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Sushi grade tuna?

I'm looking for "good" sushi grade tuna near the PG County-Anne Arrundel County area. Willing to drive a little out of the way. Would prefer fresh vs. frozen sushi grade tuna. Any suggestions? Thanks!

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  1. Whole Food and the better Harris Teeters seem to always be claiming theirs is wild-caught "sushi-grade". but I don't think there's any real legal standard for this label. ya gotta poke and sniff.

    14 Replies
    1. re: hill food

      Used to work for Harris Teeter. Definately NOT the place to purchase "good" seafood. Will check out Whole Foods. Does anyone have any knowledge of Frank's Seafood in Jessup?

      1. re: Phoebe

        I was always suspicious of HT's claims and never did any sort of sushi/sashimi/ceviche with their product. although the Chincoteague oysters I liked just fine.

        1. re: Phoebe

          +1 I have bought tons of great sashimi-quality tuna at Whole Foods but my local HT usually lets me down with tuna which is often cut into very small filets and often an odd brown/gray color.

        2. re: hill food

          All tuna are "wild-caught". There is no such thing as a farm-raised tuna. Further, I don't believe the USDA has a "sushi" grading for fish.

          You can tune a piano, but you can't tuna fish.--Groucho Marx

          1. re: flavrmeistr

            yeah my reservations were concerning the term "sushi-grade"

            1. re: flavrmeistr

              There is farm-raised tuna coming from the Meditterranean around Bosnia but it goes to the Japanese market...too pricey for here

                  1. re: fishymd

                    Well, I'll be! Interesting article. I guess I'm one of those fishermen that would be annoyed to see fish in cages. It'd be great it they fattened up to 300 lbs. and turned them loose, though.

                    1. re: flavrmeistr

                      I was in the seafood business for 15 yrs or so and my thought to the issues along the US coast---in the 80's they put a penny/lb tax on seafood for marketing...they should now put a 5 cent a lb tax on it and use the money to pay labs at different locations along the coast to constantly release juvenile fish into the wild(by the millions and all fished varieties including bait fish) at the same time put a catch moratorium on for a minimum of 3 yrs to try to completely rebuild the stocks.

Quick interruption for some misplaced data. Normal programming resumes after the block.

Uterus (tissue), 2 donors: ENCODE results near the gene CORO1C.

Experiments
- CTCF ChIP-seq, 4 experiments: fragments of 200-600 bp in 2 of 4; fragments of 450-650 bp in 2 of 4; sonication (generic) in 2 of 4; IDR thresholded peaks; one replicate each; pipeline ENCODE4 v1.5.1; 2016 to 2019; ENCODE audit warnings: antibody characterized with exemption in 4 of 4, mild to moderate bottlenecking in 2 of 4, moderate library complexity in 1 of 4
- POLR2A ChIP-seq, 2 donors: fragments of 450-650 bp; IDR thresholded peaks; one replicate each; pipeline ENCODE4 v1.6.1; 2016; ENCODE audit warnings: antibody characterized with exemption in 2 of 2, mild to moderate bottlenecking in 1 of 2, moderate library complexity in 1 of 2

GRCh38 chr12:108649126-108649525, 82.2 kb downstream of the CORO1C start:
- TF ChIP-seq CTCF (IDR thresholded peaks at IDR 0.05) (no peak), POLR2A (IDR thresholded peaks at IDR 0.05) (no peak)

1. re: fishymd

                        I fished commercially out of Ft. Pierce and Stuart, FL in the seventies and eighties. There were five packing houses in Port Salerno back then. There's only one left in operation. Gill netting in the Indian River and near the inlets virtually wiped out the fish stocks, especially billfish. When they banned gill netting, the fish started coming back within about five years. The fishing is improving these days, but I doubt people alive today will ever see a 2,000 lb. blue marlin or a 1000 lb. bluefin tuna.

              1. re: flavrmeistr

                Concerning farmed tuna, that certainly isn't so.
                I do agree on the lack of regulation for terms like sushi grade

                1. re: scubadoo97

                  "With Google Earth, we could examine 91% of the Mediterranean coast and count 248 tuna cages"

                  Source- http://www.plosone.org/article/info%3...

                  1. re: fishymd

                    on Google Earth there is some HUGE enclosure off Spain I've noticed in years past (Costa Brava maybe? - near Barcelona) and all I can think is fish farm.

            2. I would try one of the two Wegmans - and I wouldn't get caught up in the fresh/frozen distinction. Most "fresh" tuna particularly sushi grade has been frozen previously - probably on-ship to preserve its quality.

              5 Replies
              1. re: drewpbalzac

                I would go a step further and say that essentially all "raw " tuna purchased in the U.S is previously frozen.

                As far as sushi goes, tuna is required to have been frozen by law.

                Now, all frozen or previously forzen tuna is not created equal.